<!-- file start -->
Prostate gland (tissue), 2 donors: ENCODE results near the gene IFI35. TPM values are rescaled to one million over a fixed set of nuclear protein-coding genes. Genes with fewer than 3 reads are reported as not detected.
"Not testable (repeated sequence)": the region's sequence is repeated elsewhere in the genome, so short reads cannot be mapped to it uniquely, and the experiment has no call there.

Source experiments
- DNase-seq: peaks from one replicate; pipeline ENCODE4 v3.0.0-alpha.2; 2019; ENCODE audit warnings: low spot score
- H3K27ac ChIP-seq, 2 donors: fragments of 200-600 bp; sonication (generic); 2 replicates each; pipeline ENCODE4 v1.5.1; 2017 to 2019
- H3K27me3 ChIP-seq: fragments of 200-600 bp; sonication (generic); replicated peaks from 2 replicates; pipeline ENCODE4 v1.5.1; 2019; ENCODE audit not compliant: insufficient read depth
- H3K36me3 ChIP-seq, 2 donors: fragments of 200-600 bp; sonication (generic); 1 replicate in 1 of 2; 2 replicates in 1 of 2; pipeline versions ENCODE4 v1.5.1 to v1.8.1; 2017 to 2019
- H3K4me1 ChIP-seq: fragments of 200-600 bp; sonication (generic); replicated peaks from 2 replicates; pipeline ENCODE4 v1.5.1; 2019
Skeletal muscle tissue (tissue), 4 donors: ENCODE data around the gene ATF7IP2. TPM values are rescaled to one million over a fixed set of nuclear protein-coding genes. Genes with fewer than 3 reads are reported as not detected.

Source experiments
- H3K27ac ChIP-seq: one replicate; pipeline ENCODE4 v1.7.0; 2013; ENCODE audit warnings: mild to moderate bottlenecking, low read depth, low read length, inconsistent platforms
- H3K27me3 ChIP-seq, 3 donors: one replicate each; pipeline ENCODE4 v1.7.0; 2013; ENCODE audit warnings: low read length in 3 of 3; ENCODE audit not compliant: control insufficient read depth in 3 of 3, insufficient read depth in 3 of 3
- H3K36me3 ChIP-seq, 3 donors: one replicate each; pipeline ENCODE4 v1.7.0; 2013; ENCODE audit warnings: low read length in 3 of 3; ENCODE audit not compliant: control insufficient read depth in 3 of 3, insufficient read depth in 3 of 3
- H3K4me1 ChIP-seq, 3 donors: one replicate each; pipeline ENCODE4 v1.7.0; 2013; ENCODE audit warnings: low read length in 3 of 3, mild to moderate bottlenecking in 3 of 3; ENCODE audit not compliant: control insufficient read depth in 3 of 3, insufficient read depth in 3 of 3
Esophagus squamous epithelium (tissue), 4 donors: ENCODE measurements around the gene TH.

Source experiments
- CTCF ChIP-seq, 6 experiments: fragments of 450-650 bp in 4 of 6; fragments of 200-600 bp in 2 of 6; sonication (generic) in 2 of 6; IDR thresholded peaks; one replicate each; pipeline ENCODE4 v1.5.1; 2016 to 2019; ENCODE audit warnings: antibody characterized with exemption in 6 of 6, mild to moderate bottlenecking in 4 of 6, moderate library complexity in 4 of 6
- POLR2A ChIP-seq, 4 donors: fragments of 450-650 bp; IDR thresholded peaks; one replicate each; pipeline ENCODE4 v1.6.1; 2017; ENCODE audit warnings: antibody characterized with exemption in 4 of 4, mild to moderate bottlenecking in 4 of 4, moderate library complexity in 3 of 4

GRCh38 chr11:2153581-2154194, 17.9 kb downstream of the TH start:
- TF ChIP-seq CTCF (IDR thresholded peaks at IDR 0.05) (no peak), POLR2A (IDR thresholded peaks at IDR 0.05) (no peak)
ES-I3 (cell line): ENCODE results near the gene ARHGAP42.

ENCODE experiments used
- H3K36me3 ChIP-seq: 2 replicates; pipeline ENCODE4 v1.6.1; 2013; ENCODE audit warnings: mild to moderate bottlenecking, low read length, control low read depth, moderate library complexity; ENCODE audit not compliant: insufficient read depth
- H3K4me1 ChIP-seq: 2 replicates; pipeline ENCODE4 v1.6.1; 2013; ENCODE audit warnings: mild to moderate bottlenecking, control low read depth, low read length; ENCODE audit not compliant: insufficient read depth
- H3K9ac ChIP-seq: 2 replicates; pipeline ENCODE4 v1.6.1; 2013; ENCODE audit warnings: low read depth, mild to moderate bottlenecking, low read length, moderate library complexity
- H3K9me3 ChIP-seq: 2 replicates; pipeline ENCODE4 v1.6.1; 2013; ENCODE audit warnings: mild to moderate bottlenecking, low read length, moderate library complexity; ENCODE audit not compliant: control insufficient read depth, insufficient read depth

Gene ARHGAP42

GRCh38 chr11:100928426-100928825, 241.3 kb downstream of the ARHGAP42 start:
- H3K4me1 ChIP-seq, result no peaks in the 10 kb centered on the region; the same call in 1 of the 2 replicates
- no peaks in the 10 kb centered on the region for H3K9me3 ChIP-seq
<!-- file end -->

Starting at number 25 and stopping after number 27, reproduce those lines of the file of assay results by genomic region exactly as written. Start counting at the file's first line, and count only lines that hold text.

- H3K9ac ChIP-seq: 2 replicates; pipeline ENCODE4 v1.6.1; 2013; ENCODE audit warnings: low read depth, mild to moderate bottlenecking, low read length, moderate library complexity
- H3K9me3 ChIP-seq: 2 replicates; pipeline ENCODE4 v1.6.1; 2013; ENCODE audit warnings: mild to moderate bottlenecking, low read length, moderate library complexity; ENCODE audit not compliant: control insufficient read depth, insufficient read depth

Gene ARHGAP42